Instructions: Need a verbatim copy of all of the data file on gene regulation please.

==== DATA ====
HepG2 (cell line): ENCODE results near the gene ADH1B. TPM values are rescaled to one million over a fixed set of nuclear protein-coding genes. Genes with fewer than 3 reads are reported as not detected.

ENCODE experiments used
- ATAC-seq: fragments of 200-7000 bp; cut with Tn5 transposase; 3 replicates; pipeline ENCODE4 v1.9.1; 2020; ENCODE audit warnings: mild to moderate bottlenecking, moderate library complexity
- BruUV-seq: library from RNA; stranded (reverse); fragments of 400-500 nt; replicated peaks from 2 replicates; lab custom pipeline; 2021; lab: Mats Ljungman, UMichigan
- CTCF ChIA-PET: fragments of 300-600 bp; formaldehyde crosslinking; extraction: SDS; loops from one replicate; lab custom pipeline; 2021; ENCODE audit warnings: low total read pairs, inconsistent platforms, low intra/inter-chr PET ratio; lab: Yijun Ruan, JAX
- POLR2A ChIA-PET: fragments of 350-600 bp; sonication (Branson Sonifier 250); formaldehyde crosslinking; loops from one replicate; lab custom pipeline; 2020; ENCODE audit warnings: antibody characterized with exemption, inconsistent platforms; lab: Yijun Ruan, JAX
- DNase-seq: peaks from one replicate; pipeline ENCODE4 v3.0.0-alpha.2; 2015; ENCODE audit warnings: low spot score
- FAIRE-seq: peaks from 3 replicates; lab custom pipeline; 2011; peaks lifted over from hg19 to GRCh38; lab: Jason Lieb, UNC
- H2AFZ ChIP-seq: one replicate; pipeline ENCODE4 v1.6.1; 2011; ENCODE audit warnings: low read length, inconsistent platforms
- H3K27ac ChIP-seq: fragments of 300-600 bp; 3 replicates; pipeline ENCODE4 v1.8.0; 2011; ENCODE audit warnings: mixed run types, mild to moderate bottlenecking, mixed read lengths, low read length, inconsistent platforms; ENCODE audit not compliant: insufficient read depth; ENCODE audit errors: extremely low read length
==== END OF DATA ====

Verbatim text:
HepG2 (cell line): ENCODE results near the gene ADH1B. TPM values are rescaled to one million over a fixed set of nuclear protein-coding genes. Genes with fewer than 3 reads are reported as not detected.

ENCODE experiments used
- ATAC-seq: fragments of 200-7000 bp; cut with Tn5 transposase; 3 replicates; pipeline ENCODE4 v1.9.1; 2020; ENCODE audit warnings: mild to moderate bottlenecking, moderate library complexity
- BruUV-seq: library from RNA; stranded (reverse); fragments of 400-500 nt; replicated peaks from 2 replicates; lab custom pipeline; 2021; lab: Mats Ljungman, UMichigan
- CTCF ChIA-PET: fragments of 300-600 bp; formaldehyde crosslinking; extraction: SDS; loops from one replicate; lab custom pipeline; 2021; ENCODE audit warnings: low total read pairs, inconsistent platforms, low intra/inter-chr PET ratio; lab: Yijun Ruan, JAX
- POLR2A ChIA-PET: fragments of 350-600 bp; sonication (Branson Sonifier 250); formaldehyde crosslinking; loops from one replicate; lab custom pipeline; 2020; ENCODE audit warnings: antibody characterized with exemption, inconsistent platforms; lab: Yijun Ruan, JAX
- DNase-seq: peaks from one replicate; pipeline ENCODE4 v3.0.0-alpha.2; 2015; ENCODE audit warnings: low spot score
- FAIRE-seq: peaks from 3 replicates; lab custom pipeline; 2011; peaks lifted over from hg19 to GRCh38; lab: Jason Lieb, UNC
- H2AFZ ChIP-seq: one replicate; pipeline ENCODE4 v1.6.1; 2011; ENCODE audit warnings: low read length, inconsistent platforms
- H3K27ac ChIP-seq: fragments of 300-600 bp; 3 replicates; pipeline ENCODE4 v1.8.0; 2011; ENCODE audit warnings: mixed run types, mild to moderate bottlenecking, mixed read lengths, low read length, inconsistent platforms; ENCODE audit not compliant: insufficient read depth; ENCODE audit errors: extremely low read length